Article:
Separating Science from Fiction

Avi Loeb
5 min readJun 20, 2024


Painting titled “Discovery on the Moon” (Credit: Richard Bizley).

Most of my friends agree that science is better than politics. But the most creative among them would still argue that fiction can be better than science. This explains why the idea of a recent paper that aliens are among us, garnered public attention without providing supporting evidence. When I pointed out this shortfall in a recent interview on NBC, I was attacked by “believers” who were personally offended by the scientific imperative of supporting evidence.

To balance the scene, an actual anomaly in real data, like an Unidentified Anomalous Phenomenon (UAP), is often brushed under the carpet by mainstream scientists as a result of their cognitive dissonance. Experts whose stature rests on past knowledge tend to raise up dust and claim that they do not see any anomaly.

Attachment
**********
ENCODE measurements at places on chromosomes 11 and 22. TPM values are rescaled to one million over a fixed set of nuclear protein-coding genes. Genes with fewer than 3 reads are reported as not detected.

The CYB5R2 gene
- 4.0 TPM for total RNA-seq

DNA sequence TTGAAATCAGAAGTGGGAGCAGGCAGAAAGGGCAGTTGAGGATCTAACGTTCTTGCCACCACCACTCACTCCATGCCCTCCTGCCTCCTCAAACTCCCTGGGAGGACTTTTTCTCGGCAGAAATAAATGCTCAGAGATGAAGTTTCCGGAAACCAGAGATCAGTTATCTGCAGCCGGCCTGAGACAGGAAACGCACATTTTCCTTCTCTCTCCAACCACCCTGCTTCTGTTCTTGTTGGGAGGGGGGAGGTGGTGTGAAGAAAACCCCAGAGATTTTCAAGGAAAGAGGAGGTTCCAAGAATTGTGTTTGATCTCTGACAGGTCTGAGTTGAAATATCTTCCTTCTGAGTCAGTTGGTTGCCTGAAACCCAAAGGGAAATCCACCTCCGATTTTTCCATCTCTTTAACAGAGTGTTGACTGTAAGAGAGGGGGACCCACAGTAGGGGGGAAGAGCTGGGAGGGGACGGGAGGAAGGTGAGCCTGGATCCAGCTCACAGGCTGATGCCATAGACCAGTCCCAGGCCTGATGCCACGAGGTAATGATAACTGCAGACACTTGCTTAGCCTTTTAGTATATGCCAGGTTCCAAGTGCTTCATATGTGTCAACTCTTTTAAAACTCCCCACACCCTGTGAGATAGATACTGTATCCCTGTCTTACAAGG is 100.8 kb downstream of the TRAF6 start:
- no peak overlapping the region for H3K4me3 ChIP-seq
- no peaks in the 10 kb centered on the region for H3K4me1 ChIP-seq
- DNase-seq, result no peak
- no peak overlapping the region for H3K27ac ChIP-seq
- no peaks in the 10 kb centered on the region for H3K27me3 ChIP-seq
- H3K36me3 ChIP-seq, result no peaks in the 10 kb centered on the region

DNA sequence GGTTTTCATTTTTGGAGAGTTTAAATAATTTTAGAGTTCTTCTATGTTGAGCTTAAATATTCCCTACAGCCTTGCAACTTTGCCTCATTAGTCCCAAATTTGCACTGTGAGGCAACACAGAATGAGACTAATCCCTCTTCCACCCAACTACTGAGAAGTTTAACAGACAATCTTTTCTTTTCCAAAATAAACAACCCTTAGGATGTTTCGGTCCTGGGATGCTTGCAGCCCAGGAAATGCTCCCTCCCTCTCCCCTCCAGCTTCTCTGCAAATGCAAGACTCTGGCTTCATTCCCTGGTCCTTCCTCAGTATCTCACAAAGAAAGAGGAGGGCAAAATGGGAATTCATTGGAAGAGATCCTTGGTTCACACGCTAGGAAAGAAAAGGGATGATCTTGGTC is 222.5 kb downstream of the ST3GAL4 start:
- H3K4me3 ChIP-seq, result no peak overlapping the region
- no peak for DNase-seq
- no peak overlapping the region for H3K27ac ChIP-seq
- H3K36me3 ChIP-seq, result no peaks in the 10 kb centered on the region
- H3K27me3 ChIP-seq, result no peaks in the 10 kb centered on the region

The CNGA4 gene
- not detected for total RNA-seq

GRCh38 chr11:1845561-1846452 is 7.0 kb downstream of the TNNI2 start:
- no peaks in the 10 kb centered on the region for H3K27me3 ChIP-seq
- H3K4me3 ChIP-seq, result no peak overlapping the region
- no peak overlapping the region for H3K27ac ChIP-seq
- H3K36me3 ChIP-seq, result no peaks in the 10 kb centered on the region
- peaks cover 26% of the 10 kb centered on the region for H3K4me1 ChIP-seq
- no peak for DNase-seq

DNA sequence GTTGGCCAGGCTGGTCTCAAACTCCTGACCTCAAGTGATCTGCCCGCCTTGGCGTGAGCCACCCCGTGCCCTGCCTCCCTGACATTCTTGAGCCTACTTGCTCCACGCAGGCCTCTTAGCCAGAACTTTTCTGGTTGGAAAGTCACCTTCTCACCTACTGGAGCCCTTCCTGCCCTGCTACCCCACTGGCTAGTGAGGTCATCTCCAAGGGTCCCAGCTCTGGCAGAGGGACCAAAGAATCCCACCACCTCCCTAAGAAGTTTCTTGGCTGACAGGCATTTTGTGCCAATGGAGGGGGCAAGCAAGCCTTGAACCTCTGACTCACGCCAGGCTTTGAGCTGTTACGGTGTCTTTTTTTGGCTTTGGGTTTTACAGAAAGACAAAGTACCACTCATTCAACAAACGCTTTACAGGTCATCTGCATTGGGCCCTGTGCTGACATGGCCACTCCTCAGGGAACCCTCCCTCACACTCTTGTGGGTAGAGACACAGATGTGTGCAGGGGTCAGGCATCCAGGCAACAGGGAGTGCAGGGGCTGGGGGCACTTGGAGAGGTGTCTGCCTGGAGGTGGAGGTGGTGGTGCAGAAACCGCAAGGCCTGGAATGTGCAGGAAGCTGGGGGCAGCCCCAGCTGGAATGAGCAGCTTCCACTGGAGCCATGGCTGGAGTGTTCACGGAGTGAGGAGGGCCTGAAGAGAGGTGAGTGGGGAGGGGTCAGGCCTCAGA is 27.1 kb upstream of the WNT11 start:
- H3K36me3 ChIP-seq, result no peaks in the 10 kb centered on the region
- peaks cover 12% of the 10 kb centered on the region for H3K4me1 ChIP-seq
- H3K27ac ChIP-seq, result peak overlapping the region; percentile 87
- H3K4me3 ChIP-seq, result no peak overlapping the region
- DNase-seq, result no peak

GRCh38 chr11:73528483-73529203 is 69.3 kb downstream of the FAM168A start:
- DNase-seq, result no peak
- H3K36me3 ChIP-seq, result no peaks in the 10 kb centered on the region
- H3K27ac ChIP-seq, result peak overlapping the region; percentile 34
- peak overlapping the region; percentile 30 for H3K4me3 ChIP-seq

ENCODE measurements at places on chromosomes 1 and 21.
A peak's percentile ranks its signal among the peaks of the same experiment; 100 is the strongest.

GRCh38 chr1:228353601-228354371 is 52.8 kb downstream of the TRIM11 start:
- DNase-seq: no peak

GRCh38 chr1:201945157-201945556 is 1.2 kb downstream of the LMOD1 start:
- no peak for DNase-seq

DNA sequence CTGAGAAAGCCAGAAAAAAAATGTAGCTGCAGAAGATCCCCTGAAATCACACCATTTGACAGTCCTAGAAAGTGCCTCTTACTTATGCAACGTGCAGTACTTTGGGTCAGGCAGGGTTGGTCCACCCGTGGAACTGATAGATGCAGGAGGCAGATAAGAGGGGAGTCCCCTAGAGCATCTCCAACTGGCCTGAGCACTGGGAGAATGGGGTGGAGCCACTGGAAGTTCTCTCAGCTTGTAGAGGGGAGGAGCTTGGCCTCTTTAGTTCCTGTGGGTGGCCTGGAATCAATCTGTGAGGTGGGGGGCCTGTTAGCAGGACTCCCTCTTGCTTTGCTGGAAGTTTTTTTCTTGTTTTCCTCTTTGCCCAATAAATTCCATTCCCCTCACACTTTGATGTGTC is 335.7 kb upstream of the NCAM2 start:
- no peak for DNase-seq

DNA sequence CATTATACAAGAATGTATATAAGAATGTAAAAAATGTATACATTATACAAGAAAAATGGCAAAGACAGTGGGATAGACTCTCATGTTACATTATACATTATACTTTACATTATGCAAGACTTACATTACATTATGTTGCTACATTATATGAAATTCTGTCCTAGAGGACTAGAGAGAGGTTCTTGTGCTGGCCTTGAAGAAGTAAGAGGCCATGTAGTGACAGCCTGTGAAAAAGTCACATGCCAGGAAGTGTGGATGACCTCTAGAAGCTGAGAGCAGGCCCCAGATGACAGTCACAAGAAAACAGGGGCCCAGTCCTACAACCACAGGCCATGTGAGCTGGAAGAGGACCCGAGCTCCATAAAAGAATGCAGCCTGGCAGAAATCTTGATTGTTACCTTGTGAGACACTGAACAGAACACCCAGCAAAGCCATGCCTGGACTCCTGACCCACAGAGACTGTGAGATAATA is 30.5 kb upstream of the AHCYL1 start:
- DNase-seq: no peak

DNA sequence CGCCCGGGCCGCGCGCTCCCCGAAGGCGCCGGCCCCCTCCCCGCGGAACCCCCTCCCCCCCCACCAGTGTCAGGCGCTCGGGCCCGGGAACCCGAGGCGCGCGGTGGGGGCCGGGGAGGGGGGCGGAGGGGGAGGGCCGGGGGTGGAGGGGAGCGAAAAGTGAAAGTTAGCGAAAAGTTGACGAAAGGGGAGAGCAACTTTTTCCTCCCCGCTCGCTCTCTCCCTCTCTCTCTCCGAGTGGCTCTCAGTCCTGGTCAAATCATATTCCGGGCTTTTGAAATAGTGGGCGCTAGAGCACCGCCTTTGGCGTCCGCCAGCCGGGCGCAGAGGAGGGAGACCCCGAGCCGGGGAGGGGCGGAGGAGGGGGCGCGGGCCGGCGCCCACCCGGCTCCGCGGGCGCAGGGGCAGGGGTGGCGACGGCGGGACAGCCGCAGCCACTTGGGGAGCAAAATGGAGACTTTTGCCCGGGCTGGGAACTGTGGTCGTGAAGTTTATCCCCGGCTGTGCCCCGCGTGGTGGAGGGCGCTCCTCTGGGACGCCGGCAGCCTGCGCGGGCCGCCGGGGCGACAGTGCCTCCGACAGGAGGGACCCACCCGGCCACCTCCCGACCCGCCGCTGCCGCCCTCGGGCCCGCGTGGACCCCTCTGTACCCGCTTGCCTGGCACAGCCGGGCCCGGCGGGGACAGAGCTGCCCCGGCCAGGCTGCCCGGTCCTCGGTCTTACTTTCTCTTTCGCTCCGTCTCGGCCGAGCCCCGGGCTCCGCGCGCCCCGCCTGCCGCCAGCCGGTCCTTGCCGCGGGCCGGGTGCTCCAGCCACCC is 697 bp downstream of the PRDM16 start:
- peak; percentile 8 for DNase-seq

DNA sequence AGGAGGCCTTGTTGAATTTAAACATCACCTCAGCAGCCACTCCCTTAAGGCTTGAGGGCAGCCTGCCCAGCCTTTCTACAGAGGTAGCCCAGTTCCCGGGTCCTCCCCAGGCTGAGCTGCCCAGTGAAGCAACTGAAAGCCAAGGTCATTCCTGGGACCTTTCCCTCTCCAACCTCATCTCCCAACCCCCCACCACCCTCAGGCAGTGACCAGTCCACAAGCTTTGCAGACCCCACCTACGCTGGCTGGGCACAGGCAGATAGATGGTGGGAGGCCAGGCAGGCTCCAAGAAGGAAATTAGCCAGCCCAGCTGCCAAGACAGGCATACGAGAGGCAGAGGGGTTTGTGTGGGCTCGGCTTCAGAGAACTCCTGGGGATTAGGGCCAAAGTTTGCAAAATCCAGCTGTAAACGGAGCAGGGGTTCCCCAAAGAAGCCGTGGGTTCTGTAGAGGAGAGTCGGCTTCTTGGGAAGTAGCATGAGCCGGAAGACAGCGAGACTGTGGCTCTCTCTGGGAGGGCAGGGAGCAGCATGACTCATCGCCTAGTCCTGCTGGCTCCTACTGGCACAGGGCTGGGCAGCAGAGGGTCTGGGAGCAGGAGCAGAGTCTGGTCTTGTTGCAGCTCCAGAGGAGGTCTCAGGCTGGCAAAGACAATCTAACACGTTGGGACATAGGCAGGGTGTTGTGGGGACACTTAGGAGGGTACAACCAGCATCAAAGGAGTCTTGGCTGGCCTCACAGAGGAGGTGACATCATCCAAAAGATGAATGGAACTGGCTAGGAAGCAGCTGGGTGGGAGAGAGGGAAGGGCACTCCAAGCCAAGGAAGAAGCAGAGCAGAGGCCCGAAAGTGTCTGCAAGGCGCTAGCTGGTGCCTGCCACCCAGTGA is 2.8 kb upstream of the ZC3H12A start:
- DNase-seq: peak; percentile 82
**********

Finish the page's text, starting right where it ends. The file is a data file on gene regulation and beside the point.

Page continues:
Scientific integrity was role modeled by Nicolaus Copernicus — a priest who deviated from the dogma of the church based on the anomaly in the planetary data that he studied. Replace Copernicus by most mainstream scientists today and you will find them arguing that new parameters or planetary data uncertainties allow for a geocentric worldview, as advocated by the church. Such a choice would suggest that for most people politics is more important than science.

Nevertheless, the appropriate response to anomalies is to collect better evidence and figure them out based on raw curiosity. This display of common sense is often attacked by both believers and skeptics. In particular, Galileo Galilei who was born 21 years after the death of Copernicus, realized that the moons of Jupiter are not revolving around the Earth as expected by the prevailing dogma. In celebration of his legacy, this is also the approach taken by the Galileo Project under my leadership regarding UAPs.